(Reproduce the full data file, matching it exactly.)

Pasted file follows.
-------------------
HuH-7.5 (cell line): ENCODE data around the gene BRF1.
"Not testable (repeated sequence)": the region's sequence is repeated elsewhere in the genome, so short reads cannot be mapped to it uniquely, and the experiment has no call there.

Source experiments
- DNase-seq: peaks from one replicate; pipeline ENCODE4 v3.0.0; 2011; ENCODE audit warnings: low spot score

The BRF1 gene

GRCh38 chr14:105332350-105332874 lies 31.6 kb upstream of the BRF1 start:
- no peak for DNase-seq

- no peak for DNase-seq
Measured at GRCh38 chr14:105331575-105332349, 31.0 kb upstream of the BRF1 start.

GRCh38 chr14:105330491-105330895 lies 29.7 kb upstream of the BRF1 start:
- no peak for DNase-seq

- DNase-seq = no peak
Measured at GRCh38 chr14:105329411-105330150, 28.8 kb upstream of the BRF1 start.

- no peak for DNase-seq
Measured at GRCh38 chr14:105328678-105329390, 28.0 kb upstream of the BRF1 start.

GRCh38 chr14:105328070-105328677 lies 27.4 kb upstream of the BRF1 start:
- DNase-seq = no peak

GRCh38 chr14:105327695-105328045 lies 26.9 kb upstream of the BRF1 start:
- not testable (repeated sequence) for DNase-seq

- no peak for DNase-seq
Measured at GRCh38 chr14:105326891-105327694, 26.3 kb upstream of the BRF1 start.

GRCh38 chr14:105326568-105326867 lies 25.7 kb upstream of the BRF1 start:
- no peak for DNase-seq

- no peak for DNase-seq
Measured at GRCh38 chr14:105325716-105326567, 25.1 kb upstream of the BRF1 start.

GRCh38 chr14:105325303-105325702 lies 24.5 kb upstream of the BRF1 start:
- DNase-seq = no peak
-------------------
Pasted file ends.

HuH-7.5 (cell line): ENCODE data around the gene BRF1.
"Not testable (repeated sequence)": the region's sequence is repeated elsewhere in the genome, so short reads cannot be mapped to it uniquely, and the experiment has no call there.

Source experiments
- DNase-seq: peaks from one replicate; pipeline ENCODE4 v3.0.0; 2011; ENCODE audit warnings: low spot score

The BRF1 gene

GRCh38 chr14:105332350-105332874 lies 31.6 kb upstream of the BRF1 start:
- no peak for DNase-seq

- no peak for DNase-seq
Measured at GRCh38 chr14:105331575-105332349, 31.0 kb upstream of the BRF1 start.

GRCh38 chr14:105330491-105330895 lies 29.7 kb upstream of the BRF1 start:
- no peak for DNase-seq

- DNase-seq = no peak
Measured at GRCh38 chr14:105329411-105330150, 28.8 kb upstream of the BRF1 start.

- no peak for DNase-seq
Measured at GRCh38 chr14:105328678-105329390, 28.0 kb upstream of the BRF1 start.

GRCh38 chr14:105328070-105328677 lies 27.4 kb upstream of the BRF1 start:
- DNase-seq = no peak

GRCh38 chr14:105327695-105328045 lies 26.9 kb upstream of the BRF1 start:
- not testable (repeated sequence) for DNase-seq

- no peak for DNase-seq
Measured at GRCh38 chr14:105326891-105327694, 26.3 kb upstream of the BRF1 start.

GRCh38 chr14:105326568-105326867 lies 25.7 kb upstream of the BRF1 start:
- no peak for DNase-seq

- no peak for DNase-seq
Measured at GRCh38 chr14:105325716-105326567, 25.1 kb upstream of the BRF1 start.

GRCh38 chr14:105325303-105325702 lies 24.5 kb upstream of the BRF1 start:
- DNase-seq = no peak